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Organic and Pesticide Free…Not So Fast

Organic and Pesticide Free…Not So Fast

Ask anyone worth their weight in organic food what the definition of organic is, and they will probably say something along the lines of, “food that is made without chemicals, pesticides, or additives.” This seems accurate and reasonable enough, but it is not entirely correct. I found this out a few months back when I was interviewing a farmer – a farmer who was, by the way, a huge advocate of organic farming practices, and he gave me an earful. He told me about copper sulfate (a heavy metal) being liberally poured onto organic tomato crops to stave off blight, and something called PyGanic, which is a natural form of insecticide, but also a neurotoxin that is especially bad for the farmer or farm worker (not to mention the consumer). I had heard much about stray bits of pesticides blowing over organic crops, or circumstantial pesticides in the water feeding organic vegetables, but this was something decidedly different. Seems our widely accepted definition of organic is something completely different.

This is not conspiracy theory stuff, these are just the facts. With organic produce you are getting decidedly fewer chemicals and pesticides than with conventional produce, but the amount is decidedly not zero. The USDA (who sets the standard for Certified Organic in the U.S.) has an official list of substances that can or cannot be used for organic farming on their website, and as reported by NPR, it turns out that a key factor in chemicals being cleared for use on organic crops is whether they occur naturally. Spinosad, for example, comes from the soil bacterium Saccharopolyspora spinosa. It can fatally scramble the nervous systems of insects. It’s also poisonous to mollusks. That said, it poses a very low risk to humans and other mammals, as long as it is used in low concentrations. Synthetic compounds can also make it onto the list as pesticides (like copper sulfate mentioned above), if they are relatively nontoxic combinations that include minerals or natural elements, such as sulfur or copper (copper can accumulate in the soil and eventually become poisonous to plants and even worms at high concentrations).

Without a doubt, some organic loyalist will read this and be unsurprisingly turned off, if not alarmed. The USDA did a survey of produce last year and found that nearly 20% of organic lettuce tested positive for pesticide residue, and these kinds of findings just do not sit well with anyone who has passed over the conventional iceberg at $1 a head in favor of $7 for a ½ lb of tatsoi. But before you give up on “organic” entirely, it is important to note that, while there are some loose rules concerning pesticides and such, most farmers who are using organic practices are exceptionally good stewards of the land, especially the smaller scale farmers. There are also other options out there besides Certified Organic. There is the Certified Naturally Grown designate, which is a peer-powered certification that appears to be a bit more rigorous and transparent. All in all, it is probably best to talk to your local farmer, if you have access, and ask them how they manage their crops. You may be surprised by what you find out.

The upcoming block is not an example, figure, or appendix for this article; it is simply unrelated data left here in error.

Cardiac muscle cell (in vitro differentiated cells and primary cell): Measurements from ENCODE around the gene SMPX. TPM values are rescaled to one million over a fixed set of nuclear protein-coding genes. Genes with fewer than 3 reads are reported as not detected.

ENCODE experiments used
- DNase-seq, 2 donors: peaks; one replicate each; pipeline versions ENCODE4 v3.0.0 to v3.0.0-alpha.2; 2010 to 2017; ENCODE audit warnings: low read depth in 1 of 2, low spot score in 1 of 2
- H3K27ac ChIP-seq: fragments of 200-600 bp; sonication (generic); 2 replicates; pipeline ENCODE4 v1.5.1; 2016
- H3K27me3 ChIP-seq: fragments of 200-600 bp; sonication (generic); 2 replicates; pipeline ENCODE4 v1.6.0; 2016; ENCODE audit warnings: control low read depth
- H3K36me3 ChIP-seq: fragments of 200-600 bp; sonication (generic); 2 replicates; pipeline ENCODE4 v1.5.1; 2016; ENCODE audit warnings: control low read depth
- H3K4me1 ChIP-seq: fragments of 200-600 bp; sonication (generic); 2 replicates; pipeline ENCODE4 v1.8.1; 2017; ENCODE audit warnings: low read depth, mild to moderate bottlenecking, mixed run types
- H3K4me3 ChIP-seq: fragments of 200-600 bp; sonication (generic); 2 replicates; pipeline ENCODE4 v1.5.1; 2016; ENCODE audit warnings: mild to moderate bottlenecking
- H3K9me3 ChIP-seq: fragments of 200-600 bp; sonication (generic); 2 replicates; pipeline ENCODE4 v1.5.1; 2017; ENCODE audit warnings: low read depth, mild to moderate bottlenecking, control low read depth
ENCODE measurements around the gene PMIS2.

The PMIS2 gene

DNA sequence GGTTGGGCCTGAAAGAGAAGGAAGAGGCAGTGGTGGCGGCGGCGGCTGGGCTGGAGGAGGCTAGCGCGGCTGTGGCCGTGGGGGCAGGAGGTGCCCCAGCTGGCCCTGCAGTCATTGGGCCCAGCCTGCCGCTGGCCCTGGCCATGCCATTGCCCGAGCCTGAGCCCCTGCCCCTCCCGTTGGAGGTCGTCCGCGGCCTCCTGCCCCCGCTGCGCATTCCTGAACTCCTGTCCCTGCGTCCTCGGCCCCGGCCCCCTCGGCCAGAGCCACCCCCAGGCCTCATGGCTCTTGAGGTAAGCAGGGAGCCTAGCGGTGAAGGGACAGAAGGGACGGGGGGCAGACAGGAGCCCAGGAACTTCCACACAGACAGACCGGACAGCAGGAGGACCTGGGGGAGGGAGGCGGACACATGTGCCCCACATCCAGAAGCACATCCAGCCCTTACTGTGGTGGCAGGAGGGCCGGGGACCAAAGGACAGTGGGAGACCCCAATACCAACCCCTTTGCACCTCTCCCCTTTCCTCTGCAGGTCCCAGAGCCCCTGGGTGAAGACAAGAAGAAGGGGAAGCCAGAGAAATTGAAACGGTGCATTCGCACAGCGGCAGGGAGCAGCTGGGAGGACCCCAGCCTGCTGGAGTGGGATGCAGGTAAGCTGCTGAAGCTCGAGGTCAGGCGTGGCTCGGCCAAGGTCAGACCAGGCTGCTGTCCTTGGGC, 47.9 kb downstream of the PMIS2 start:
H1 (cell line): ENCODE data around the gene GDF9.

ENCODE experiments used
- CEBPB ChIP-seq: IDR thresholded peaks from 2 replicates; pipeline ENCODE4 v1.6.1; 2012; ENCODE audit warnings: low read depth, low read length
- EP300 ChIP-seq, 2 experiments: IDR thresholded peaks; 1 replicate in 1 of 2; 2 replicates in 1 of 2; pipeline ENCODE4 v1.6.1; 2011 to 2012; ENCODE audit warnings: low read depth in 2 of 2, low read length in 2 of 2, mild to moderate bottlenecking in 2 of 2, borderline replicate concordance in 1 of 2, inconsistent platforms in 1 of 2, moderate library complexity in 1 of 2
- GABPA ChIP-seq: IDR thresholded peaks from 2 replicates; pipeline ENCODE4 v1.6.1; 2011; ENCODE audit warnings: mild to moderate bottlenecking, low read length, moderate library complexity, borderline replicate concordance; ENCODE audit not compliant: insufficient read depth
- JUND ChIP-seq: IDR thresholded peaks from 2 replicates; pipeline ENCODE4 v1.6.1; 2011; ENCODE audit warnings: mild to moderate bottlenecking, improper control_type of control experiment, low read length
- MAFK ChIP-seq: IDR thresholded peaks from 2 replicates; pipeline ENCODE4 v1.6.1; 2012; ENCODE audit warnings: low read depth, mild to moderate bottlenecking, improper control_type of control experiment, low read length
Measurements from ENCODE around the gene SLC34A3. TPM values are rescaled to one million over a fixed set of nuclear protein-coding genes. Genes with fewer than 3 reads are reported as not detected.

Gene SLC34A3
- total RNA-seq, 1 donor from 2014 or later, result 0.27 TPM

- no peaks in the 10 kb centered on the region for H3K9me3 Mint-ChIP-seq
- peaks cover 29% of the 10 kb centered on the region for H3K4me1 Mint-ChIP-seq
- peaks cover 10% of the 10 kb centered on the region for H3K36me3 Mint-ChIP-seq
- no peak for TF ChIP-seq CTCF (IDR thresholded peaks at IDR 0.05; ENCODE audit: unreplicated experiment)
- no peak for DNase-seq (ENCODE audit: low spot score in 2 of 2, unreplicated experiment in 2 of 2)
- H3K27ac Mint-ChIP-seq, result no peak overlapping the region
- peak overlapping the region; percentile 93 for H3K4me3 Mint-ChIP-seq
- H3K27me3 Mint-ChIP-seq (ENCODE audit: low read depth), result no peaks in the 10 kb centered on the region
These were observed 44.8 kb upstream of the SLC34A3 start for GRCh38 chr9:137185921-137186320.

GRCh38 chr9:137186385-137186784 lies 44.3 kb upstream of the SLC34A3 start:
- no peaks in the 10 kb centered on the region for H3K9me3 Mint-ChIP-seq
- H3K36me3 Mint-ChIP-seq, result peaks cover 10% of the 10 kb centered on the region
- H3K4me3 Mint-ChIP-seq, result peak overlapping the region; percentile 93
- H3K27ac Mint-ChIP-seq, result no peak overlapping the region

If you are an organic adherent, does this impact your feelings and actions when it comes to buying organic? Is this sort of information important to you, or just too nitpicky to seriously worry about?

Read more: Basics, Diet & Nutrition, Eating for Health, Following Food, Food, Natural Pest Control, Nature, Raw, Vegan, Vegetarian, , , , , , , , , , , ,

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Eric Steinman

Eric Steinman is a freelance writer based in Rhinebeck, NY. He regularly writes about food, music, art, architecture, and culture and is a regular contributor to Bon Appétit among other publications.

88 comments

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8:48AM PDT on Mar 10, 2013

Thank you for sharing.

10:43PM PST on Mar 9, 2013

Thanks

11:41AM PST on Feb 7, 2013

Please will you or we the people -- before it is all gone -- have designated organic farm land -- if at all possible -- like we have designated open space areas, wilderness areas, national parks, state parks. Pastoral places are often peaceful for many people and they are therapeutic -- especially the ones withe the people who do good and have lived on these farm lands for all their lives, and continue to maintain good farm land.
Thank you for your consideration. Please sign this petition -- with the hopes that some people -- who have the connections will help with this. Please, please. To honor the heirloom farmer and the organic farmer.

4:25PM PDT on Mar 30, 2012

Interesting. Thanks.

2:45PM PST on Nov 16, 2011

thanks

12:15PM PDT on Jul 21, 2011

If Monsanto gets its way using GM, nothing will ever be truly, purely organic again.

1:48AM PDT on Jul 8, 2011

We do as best as we can. Just like the farmer does.

8:04PM PDT on Jul 5, 2011

I used copper sulfate to kill roots in my sewer drains. I'm looking for an alternative. Anyone have them?

8:50AM PDT on Jul 4, 2011

interesting to know, but still will spend the extra for organics...being organic doesn't mean I still shouldn't clean food and be safe with it....

7:44PM PDT on Jun 29, 2011

Thanks, it's good to know that.

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